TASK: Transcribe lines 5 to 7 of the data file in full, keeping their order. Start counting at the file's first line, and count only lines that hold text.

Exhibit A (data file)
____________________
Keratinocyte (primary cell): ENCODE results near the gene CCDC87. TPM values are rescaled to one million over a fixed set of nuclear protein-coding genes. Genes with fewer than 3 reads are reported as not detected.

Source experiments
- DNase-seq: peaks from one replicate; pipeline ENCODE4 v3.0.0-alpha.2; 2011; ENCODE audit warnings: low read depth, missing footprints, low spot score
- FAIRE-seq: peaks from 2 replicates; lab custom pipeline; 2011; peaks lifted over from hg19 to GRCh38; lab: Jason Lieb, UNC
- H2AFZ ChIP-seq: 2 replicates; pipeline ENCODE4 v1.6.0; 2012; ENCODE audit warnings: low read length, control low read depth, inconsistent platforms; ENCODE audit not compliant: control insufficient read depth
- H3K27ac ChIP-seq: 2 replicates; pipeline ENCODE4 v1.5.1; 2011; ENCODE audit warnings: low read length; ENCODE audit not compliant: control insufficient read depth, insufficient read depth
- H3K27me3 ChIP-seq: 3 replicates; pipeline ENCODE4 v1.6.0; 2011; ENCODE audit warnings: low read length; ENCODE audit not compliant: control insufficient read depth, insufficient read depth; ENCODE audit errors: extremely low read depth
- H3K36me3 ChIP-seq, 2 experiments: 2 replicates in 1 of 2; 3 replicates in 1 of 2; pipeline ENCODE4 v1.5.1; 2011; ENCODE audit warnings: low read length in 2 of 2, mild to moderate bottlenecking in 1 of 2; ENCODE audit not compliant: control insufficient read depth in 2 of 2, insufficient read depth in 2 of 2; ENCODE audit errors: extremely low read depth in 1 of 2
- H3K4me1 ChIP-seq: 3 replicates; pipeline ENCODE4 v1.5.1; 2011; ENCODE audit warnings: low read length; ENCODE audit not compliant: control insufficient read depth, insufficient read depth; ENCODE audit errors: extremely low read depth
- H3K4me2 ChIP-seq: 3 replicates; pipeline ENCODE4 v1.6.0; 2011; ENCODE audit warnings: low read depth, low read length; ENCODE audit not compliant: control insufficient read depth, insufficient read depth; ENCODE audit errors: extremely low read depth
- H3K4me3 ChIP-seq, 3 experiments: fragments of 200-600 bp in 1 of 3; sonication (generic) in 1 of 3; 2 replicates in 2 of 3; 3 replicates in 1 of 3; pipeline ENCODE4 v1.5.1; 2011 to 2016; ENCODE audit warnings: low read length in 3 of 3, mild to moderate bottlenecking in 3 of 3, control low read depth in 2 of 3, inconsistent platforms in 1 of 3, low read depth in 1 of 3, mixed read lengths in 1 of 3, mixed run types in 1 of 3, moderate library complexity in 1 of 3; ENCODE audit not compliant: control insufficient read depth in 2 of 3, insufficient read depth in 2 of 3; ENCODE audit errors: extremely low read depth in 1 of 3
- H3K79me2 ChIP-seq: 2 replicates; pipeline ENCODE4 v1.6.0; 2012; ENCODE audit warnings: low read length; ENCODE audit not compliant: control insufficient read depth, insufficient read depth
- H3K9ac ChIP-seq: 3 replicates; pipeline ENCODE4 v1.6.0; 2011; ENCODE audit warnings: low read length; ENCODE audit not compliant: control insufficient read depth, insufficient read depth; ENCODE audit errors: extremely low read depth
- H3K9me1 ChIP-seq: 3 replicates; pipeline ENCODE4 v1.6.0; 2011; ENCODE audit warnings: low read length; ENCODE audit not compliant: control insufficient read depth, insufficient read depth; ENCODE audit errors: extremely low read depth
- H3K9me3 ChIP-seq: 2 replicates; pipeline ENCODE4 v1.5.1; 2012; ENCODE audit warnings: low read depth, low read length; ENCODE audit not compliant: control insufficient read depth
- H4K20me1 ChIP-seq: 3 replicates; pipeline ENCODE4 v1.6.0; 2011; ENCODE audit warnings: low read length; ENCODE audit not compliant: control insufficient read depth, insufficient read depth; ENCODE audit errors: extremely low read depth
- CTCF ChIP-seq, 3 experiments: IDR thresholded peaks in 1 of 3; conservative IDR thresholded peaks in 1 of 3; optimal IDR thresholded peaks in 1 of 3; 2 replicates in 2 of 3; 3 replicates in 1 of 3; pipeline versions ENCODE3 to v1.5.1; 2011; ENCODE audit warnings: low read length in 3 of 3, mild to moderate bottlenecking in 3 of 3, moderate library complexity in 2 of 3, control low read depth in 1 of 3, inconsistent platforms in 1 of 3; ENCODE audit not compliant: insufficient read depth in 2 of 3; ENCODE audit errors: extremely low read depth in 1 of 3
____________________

- H2AFZ ChIP-seq: 2 replicates; pipeline ENCODE4 v1.6.0; 2012; ENCODE audit warnings: low read length, control low read depth, inconsistent platforms; ENCODE audit not compliant: control insufficient read depth
- H3K27ac ChIP-seq: 2 replicates; pipeline ENCODE4 v1.5.1; 2011; ENCODE audit warnings: low read length; ENCODE audit not compliant: control insufficient read depth, insufficient read depth
- H3K27me3 ChIP-seq: 3 replicates; pipeline ENCODE4 v1.6.0; 2011; ENCODE audit warnings: low read length; ENCODE audit not compliant: control insufficient read depth, insufficient read depth; ENCODE audit errors: extremely low read depth